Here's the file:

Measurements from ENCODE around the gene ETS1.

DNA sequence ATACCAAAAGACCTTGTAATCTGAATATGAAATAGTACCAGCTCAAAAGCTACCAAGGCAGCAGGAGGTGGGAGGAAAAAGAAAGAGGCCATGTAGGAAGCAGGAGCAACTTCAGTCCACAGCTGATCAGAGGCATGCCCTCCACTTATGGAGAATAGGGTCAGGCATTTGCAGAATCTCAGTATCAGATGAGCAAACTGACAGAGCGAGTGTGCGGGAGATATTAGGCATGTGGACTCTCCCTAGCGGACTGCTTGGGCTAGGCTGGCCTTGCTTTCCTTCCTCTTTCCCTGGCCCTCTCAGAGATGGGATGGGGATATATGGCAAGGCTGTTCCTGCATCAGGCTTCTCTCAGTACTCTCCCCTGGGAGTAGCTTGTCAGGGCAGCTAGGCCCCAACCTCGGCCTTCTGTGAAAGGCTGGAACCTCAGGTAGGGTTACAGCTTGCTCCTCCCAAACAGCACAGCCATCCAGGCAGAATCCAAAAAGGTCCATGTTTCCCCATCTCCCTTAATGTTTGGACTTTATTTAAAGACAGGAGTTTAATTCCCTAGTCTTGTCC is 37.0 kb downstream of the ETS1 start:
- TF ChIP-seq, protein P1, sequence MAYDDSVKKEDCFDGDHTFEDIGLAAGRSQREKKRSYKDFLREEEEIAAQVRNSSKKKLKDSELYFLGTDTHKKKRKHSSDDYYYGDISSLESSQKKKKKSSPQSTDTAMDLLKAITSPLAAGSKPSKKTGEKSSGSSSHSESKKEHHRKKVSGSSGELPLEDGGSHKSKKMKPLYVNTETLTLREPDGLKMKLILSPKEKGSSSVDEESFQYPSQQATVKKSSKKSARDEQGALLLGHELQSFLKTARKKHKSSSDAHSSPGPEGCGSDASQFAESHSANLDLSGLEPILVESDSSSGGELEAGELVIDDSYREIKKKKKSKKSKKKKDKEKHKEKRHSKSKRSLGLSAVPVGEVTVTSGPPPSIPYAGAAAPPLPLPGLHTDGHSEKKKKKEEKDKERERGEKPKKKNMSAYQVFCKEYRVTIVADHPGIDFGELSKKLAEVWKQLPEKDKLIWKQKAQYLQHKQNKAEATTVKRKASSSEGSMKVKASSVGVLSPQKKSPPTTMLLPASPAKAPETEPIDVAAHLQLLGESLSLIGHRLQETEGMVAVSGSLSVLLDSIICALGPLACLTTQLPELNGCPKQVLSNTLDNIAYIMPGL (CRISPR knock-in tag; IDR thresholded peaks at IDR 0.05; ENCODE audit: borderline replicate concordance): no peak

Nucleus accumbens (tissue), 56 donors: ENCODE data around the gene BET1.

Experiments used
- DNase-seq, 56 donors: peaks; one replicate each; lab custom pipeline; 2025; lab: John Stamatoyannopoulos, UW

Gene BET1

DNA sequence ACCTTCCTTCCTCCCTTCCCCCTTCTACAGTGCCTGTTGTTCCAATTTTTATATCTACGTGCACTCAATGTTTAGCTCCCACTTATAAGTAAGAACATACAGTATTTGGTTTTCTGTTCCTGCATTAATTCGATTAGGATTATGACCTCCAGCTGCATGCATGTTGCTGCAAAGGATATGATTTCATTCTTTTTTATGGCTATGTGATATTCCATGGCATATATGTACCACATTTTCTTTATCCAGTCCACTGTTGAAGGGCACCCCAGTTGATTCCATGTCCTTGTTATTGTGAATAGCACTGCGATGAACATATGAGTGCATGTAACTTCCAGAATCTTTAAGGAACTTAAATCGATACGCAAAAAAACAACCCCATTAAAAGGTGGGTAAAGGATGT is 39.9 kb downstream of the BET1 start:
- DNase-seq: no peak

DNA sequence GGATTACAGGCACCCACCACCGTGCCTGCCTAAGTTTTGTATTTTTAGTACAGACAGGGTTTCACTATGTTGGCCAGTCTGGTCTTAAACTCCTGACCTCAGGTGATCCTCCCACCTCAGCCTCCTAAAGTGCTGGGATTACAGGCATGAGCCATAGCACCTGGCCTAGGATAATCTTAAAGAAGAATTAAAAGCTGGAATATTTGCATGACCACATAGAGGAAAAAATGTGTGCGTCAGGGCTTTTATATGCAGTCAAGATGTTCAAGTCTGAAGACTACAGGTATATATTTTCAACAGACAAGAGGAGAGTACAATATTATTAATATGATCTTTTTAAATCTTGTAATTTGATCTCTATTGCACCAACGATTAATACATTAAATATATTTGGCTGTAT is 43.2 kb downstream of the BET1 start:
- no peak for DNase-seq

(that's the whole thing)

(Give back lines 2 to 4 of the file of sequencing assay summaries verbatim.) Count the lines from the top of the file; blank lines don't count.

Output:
DNA sequence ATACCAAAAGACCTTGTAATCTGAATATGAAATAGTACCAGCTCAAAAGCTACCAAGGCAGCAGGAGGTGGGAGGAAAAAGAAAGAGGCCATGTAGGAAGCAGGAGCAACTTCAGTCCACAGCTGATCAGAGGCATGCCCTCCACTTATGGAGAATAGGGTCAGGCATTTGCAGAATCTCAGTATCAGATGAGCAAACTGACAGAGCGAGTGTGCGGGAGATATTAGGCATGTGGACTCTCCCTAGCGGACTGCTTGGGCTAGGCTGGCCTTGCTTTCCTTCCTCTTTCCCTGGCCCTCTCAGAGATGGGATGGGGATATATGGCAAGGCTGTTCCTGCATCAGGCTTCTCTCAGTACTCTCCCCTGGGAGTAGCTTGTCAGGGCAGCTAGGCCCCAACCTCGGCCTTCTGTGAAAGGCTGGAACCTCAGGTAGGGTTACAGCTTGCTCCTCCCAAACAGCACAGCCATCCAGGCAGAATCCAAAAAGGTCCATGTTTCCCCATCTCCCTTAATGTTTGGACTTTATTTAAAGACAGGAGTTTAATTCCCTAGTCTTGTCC is 37.0 kb downstream of the ETS1 start:
- TF ChIP-seq, protein P1, sequence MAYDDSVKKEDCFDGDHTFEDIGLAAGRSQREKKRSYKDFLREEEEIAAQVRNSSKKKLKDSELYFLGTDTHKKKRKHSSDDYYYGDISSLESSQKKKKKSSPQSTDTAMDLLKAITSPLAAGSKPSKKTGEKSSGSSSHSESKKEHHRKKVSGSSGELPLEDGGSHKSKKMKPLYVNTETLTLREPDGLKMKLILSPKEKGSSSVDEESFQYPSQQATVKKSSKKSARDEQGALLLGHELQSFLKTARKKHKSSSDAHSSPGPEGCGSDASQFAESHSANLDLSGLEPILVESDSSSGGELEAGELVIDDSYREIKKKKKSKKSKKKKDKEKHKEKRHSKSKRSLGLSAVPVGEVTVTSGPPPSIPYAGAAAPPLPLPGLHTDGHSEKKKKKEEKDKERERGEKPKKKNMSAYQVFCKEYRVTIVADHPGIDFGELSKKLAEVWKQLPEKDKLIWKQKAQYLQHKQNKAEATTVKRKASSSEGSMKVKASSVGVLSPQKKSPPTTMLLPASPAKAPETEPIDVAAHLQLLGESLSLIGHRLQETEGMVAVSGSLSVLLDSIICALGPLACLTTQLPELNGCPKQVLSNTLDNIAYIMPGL (CRISPR knock-in tag; IDR thresholded peaks at IDR 0.05; ENCODE audit: borderline replicate concordance): no peak

Nucleus accumbens (tissue), 56 donors: ENCODE data around the gene BET1.